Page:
Home Blogs Chemicals and the Economy An Asian debt crisis would shake the global economy, now the ‘Presidential Cycle’ effect is over

An Asian debt crisis would shake the global economy, now the ‘Presidential Cycle’ effect is over

Financial Events
By Paul Hodges on 21-May-2023

Some charts are too simple for most finance professionals to bother about. This one, from legendary investor Jeremy Grantham of GMO, is one of those. As he noted in January:

“Let’s start with that irritating factor, the Presidential Cycle, so simple sounding that no one in the fee-charging business can afford to be associated with it. And that is presumably why it continues to work.

“The important fact here is that for 7 months of the Presidential Cycle, from October 1st of the second year (this cycle, 2022) through April 30th of the third year (2023), the returns, since 1932, equal those of the remaining 41 months of the cycle!

“This has a less than one-in-a-million probability of occurring by chance, pretty remarkably, and it has been about as powerful in the last 45 years as the previous 45 years.”


Once again, the indicator hasn’t disappointed – it was up 16.25% from 1 October 2022 to 30 April 2023. And it worked despite 3 of the 4 largest US banking bankruptcies in history taking place since March – as well as a weekend European scramble to rescue Credit Suisse.

Remarkable indeed. And whether, or how, it concerns the Presidential Cycle isn’t really relevant. If it works, it works.

And in the background, computer-trading has been dominating the market, as the Financial Times reported on Tuesday:

“Algorithmically driven hedge funds have been buying stocks at one of the fastest rates in a decade, according to bank trading desks. Quant funds have been piling into US stock markets in response to falling volatility, helping to prop up the market as active managers sit on the sidelines.”

But since the end of March, the S&P 500 has basically gone nowhere. Its weekly close has been an almost flat 4109, 4105, 4138, 4134, 4169, 4136, 4124  and 4192 last Friday.


But now the Cycle is over, and the computers have had their fun, real-world issues may start to dominate the markets again.

One key, but generally, ignored issue is that both Japan and China have a major debt problem, as we have noted in The pH Report:

  • “Japan’s debt is now 263% of GDP, and its ‘Abenomics’ policies are now unravelling. Against this background, it is hard to see Japan’s $4.3tn economy being able to grow enough to repay its extremely high levels of debt. It risks seeing interest rates rise to world levels from today’s 0.5%, or seeing the currency come under major pressure as investors sell out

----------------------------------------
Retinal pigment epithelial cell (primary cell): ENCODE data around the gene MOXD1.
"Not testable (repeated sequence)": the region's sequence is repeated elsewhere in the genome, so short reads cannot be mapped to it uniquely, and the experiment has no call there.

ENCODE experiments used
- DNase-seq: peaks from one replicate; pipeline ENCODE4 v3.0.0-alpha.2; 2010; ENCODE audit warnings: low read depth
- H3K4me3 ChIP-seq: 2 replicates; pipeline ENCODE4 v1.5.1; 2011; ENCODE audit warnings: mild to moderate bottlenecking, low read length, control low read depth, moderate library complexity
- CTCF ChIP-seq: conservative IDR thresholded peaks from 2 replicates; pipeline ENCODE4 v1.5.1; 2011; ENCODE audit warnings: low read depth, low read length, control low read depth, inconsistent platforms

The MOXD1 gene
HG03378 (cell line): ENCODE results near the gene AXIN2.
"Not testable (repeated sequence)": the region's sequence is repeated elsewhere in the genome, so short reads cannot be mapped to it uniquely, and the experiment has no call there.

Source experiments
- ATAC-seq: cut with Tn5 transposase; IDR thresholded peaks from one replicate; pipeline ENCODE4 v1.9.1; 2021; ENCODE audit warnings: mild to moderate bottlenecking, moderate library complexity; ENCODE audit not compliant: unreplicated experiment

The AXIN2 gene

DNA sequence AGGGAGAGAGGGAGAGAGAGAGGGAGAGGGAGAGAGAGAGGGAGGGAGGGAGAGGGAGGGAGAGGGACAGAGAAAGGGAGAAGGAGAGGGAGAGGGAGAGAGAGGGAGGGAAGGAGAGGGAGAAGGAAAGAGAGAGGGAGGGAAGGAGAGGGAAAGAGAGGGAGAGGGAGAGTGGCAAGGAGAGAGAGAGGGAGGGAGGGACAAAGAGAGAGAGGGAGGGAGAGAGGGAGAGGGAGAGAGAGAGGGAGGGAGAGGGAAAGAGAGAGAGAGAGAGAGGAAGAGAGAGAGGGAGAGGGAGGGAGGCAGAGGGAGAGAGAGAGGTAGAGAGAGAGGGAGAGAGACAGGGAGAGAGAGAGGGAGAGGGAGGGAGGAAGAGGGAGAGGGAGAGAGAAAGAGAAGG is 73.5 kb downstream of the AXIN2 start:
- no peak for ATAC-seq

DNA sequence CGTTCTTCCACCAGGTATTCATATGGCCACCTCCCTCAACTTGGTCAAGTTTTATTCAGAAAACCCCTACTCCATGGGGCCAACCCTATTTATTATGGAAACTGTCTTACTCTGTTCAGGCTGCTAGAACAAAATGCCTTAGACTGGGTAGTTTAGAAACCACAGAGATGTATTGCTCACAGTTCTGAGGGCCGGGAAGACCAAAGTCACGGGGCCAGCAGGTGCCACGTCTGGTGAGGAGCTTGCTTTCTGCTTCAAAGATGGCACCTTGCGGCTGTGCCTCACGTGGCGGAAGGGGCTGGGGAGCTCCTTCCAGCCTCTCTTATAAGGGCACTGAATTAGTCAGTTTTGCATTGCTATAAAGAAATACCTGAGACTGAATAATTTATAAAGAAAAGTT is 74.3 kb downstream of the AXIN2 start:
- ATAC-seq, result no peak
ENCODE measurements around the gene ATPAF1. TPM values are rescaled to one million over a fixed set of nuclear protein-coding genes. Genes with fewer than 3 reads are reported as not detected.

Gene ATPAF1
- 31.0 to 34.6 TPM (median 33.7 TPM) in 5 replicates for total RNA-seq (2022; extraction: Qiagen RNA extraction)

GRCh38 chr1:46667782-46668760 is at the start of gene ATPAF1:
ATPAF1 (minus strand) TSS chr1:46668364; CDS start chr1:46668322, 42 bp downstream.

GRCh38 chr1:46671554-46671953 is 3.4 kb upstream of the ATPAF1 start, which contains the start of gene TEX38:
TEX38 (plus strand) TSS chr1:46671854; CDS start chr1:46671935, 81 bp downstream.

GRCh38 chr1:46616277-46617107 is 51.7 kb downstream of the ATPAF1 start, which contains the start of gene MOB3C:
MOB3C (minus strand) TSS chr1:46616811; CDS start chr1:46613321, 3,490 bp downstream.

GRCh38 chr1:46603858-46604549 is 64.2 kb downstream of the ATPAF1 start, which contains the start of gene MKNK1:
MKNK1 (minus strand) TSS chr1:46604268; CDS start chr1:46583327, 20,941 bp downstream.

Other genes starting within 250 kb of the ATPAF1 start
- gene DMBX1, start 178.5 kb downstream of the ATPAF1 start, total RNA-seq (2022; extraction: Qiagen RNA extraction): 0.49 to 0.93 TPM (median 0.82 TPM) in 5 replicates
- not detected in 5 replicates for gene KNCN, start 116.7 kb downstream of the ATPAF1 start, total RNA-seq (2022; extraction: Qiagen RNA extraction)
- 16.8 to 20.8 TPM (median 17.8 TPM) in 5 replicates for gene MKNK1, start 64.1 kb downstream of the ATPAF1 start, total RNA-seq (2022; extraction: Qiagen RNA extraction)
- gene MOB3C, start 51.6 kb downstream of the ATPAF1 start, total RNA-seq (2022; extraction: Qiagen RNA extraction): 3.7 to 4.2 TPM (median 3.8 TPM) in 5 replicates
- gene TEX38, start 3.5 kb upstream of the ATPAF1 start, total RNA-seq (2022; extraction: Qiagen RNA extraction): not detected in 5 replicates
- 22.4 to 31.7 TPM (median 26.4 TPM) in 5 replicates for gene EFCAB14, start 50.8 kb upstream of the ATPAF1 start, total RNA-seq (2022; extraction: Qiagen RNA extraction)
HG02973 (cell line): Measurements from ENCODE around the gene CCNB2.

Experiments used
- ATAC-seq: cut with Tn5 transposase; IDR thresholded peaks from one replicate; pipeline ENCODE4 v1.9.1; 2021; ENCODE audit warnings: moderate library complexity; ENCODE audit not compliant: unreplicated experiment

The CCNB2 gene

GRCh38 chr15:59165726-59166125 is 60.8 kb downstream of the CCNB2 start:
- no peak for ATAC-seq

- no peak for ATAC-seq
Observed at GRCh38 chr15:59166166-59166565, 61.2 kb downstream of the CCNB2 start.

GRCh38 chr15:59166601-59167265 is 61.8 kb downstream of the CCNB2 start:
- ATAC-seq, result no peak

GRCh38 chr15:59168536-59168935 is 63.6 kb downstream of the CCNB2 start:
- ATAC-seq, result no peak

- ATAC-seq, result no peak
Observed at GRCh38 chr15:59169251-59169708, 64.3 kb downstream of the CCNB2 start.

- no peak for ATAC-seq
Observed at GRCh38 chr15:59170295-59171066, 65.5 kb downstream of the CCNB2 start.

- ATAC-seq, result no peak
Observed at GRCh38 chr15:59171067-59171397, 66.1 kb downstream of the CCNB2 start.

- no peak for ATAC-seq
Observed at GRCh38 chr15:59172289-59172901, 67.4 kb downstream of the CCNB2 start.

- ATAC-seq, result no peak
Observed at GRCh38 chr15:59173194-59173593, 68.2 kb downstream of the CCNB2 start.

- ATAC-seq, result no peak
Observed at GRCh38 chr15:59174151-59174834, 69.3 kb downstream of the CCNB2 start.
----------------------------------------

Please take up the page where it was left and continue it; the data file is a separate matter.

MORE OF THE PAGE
• “China’s debt is 295% of GDP, and its real estate bubble impacts 29% of GDP. The Zero-Covid policy has strained domestic confidence in the government, whilst demographics in the shape of its rapidly ageing population are set to collapse real demand. And now, its real estate bubble is bursting”

Currency markets are certainly starting to suggest that something is happening in Asia, as the charts confirm.

The Bank of Japan essentially now faces a binary choice under its new Governor. Either it raises interest rates to global levels and causes a major repricing of Japanese asset values. Or the value of the yen comes under pressure again.

And as the USD/JPY chart shows, this is what now seems to be happening. Markets are seeing a re-run of the problems seen in H2 last year, when the US$ rose 17% versus the yen in just over 2 months. And in turn, the US$ is now starting to rise versus the Chinese currency, as the USD/CNY chart shows.

The phenomenon of the Presidential Cycle, and the algorithmic games played by the traders’ computers, are now behind us. Instead, worries about the recession and the US debt ceiling talks are moving centre-stage.

But away from the headlines, it could be worth keeping an eye on developments in Asian currency markets. A rising US dollar and US interest rates, and a falling yen and yuan, could soon raise the risks of a major Asian debt crisis.